The Real Culprit of the Indian Economic Struggles

16.06.2016 • Emerging Markets

From Vivek Kaul’s Diary (India) –

It is fashionable to criticise the Reserve Bank of India governor Raghuram Rajan these days.

It is fashionable to say that the economy is not doing well, because Rajan hasn’t cut interest rates.

And because Rajan hasn’t interest rates, bank lending isn’t growing.

And because bank lending isn’t growing, the Indian economy is stuck in a quagmire. But didn’t the economy grow at 7.6% in 2015-2016? So how is the economy stuck in a quagmire?

The problem with such analysis is that while it makes for great copy, it is extremely simplistic. Let me tackle all the points being made by the Rajan baiters, one by one.

The lending by banks (i.e. non-food credit) has grown by 8.4% between April 2015 and April 2016. Indeed, this is slow and not as fast as it was in the past. But that is only if we look at the overall bank lending.

If we look at the bank lending numbers in a little more detail, the situation is nowhere as bad as it is being made out to be. Let’s first look at what RBI calls personal loans (i.e. home loans, vehicle loans, education loans, credit card outstanding, loans against fixed deposits, loans against shares/bonds, and what the general people call personal loans). In normal nomenclature such loans are referred to as retail loans and that is what we will call them as well.

In the last one year (actually it’s not exactly one year, but a little more than one year between April 17, 2015 and April 29, 2016) the retail loans of banks have grown by 19.7%. Between April 2014 and April 2015 (between April 18, 2014 and April 17, 2015), these loans had grown by 15.7%. Hence, the retail loan growth has clearly picked up over the last one year. What is interesting is that in the last one-year retail loans have formed around 45.6% of the total loans given by banks (i.e. non-food credit).

Interestingly, between April 2014 and April 2015, retail loans had formed 32.4% of the total lending. What does this mean? It means banks are now giving out more and more retail loans.

Why is that the case? The answer is very straightforward. The banks are not in the mood to increase their lending to industry. Lending to industry has grown by just 0.1% in the last one year, against the 5.9% between April 2014 and April 2015.

In fact, lending to medium level industry has fallen by 14% and that to small and micro industries has fallen by 6.7%. Only lending to large industry has grown by 2.2%. This lending had grown by 2.7%, 10% and 5.4%, respectively, between April 2014 and April 2015.

This is primarily because banks are sitting on a huge amount of bad loans on money that they have lent to industry. Let’s take the case of the State Bank of India, the largest public sector bank in the country, as well as the largest bank. Take a look at the following table.

 

This table shows us very clearly that for the State Bank of India, lending to the retail segment (or what RBI classifies as personal loans) is by far the best form of lending. The gross non-performing ratio (or the bad loans ratio) for 2015-2016 was at 0.75% of the total loans given to the retail sector. This came down from 0.93% in 2014-2015.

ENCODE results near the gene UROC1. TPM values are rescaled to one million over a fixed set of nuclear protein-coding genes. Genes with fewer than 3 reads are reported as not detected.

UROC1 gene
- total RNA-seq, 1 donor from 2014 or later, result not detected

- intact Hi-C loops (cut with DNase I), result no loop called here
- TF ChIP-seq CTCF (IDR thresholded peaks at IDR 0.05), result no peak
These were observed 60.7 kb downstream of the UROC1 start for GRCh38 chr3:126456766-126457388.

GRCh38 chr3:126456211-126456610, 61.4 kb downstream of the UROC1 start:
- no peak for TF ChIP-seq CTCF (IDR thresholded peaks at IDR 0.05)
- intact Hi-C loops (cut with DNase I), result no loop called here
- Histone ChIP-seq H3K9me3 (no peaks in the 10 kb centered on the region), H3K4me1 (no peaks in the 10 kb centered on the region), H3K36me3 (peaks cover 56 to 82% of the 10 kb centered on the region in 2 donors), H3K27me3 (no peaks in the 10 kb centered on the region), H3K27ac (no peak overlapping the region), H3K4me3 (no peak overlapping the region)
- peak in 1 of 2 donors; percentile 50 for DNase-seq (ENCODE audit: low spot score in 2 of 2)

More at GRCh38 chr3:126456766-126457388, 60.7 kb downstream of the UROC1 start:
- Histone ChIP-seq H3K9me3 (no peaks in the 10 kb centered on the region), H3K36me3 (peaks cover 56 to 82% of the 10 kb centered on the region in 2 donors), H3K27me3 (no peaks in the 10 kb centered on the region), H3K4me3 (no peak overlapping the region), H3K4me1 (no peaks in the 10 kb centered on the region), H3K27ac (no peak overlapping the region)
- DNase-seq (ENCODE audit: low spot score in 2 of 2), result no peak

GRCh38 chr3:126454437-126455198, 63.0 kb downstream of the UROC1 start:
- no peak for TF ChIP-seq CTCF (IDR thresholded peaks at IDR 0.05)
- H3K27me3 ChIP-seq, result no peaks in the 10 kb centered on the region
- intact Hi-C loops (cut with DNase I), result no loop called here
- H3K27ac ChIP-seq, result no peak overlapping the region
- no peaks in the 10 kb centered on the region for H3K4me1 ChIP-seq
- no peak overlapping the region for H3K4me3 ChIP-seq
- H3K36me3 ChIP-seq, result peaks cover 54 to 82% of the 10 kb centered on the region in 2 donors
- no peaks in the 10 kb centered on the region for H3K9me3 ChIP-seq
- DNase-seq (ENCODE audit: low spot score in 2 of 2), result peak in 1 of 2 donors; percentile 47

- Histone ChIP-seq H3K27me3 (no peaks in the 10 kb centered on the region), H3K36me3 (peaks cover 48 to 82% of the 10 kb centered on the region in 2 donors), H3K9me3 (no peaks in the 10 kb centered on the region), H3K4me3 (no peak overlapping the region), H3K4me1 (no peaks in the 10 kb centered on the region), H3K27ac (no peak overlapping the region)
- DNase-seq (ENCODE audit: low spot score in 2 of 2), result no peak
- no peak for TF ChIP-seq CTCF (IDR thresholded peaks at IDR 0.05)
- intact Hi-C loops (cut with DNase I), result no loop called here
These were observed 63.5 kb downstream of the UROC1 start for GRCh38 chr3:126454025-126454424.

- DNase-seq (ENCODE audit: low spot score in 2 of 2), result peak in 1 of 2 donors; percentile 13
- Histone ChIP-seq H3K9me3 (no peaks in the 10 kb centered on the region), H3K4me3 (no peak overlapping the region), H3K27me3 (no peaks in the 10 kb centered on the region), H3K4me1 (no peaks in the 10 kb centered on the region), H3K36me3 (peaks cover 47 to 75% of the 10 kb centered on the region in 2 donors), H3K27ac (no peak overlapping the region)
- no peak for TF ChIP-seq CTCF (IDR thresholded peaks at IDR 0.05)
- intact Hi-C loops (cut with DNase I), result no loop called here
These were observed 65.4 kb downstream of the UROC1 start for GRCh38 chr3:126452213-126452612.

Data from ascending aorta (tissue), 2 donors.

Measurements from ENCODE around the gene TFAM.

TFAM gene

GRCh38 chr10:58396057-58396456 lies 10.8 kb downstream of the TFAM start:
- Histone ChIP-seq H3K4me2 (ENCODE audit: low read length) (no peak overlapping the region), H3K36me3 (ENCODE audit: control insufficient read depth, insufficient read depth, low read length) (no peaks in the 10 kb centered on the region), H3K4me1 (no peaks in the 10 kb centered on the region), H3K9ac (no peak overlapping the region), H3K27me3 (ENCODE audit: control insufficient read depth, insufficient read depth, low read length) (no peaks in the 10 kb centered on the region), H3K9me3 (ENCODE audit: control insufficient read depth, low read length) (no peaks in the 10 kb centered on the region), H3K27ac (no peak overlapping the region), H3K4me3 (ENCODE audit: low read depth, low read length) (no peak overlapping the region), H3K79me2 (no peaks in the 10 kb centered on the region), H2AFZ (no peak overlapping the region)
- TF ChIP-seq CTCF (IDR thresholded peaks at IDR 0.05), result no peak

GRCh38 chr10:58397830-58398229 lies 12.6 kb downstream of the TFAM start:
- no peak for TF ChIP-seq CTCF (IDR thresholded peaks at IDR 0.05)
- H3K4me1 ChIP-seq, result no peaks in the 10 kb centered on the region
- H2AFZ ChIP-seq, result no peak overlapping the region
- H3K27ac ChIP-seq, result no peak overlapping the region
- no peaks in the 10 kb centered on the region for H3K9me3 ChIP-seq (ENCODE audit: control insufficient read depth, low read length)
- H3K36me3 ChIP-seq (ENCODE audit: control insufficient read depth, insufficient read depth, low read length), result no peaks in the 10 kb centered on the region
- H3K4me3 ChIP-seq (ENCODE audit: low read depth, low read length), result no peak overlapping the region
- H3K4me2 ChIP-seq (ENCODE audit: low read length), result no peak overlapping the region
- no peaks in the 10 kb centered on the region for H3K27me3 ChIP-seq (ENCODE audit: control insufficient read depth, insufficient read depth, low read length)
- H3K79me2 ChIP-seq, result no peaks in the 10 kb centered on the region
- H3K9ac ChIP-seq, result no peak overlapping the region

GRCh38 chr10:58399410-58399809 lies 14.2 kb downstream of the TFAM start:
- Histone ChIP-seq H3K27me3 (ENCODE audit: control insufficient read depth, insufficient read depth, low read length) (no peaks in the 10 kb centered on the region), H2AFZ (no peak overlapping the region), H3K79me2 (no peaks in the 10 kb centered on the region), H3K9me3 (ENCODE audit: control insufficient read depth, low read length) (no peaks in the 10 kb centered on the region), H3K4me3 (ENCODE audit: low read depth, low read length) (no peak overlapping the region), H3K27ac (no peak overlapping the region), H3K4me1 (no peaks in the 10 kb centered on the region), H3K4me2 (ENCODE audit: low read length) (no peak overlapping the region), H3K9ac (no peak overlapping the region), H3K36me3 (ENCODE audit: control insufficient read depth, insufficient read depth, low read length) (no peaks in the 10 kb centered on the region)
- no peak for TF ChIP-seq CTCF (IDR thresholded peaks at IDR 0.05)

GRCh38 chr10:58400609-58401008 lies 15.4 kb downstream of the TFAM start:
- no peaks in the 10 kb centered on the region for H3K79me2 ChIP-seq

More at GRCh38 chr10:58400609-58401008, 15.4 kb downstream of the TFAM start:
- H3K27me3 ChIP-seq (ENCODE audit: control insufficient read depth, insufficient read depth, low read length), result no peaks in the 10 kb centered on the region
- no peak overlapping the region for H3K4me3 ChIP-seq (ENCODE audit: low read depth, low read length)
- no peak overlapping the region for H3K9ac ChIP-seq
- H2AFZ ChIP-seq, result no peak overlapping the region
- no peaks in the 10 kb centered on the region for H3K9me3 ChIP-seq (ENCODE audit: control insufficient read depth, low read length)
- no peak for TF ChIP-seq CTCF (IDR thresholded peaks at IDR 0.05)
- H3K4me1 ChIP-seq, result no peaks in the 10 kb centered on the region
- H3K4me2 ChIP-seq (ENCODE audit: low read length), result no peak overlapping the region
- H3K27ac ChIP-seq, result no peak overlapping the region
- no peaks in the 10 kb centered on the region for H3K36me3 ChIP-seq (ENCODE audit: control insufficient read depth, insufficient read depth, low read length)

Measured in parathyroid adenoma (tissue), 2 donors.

Take a look at what has happened to lending to industry. The bad loans ratio of large corporates has jumped from 0.54% to 6.27%. The bad loans ratio of mid-level corporates has jumped from 9.76% to 17.12%. And the bad loan ratio of small and medium enterprises has remained more or less stable and increased marginally from 7.78% to 7.82%.

The State Bank of India is a very good representation of the public sector banks. In this scenario it is not surprising that banks are not in the mood to lend to corporates. Further, many corporates are also over-leveraged and are not eligible to borrow. In fact, this is one clear indicator of the fact that public sector banks are not being forced to lend money to crony capitalists, as was the case earlier.

This is a big thumbs up for the Modi government. The bad loan problem of corporates is not going to go away overnight. The RBI is trying to tackle it in various ways, including getting banks to go after bid defaulters. Meanwhile, banks will go slow on lending to corporates and given this overall lending will continue to remain slow irrespective of the level of interest rates.

Also, it is important to point out here that retail lending has grown big time in the last one year. This means banks are comfortable lending to individuals because of the low default rate on loans.

Let’s also take a look at lending to what RBI categorises as services (tourism, hotels, restaurants, shipping, retail trade, wholesale trade, transport operators, computer software, commercial real estate etc.). The lending to the services sector grew by 10.9% in the last one year. In comparison it had grown by 6.6% between April 2014 and April 2015.

Hence, like lending to retail, lending to the services sector has also grown at a much faster rate, over the last one year. It is only lending to industry that has more or less remained flat over the last one year. And that as I have explained has got nothing to do with interest rates.

In this scenario blaming Raghuram Rajan for the slow growth in overall bank lending is incorrect. The overall bank lending will revive once the lending to industry revives. And that will only happen once the bad loans are cleared up.

-Read More at Equitymaster (English) – 

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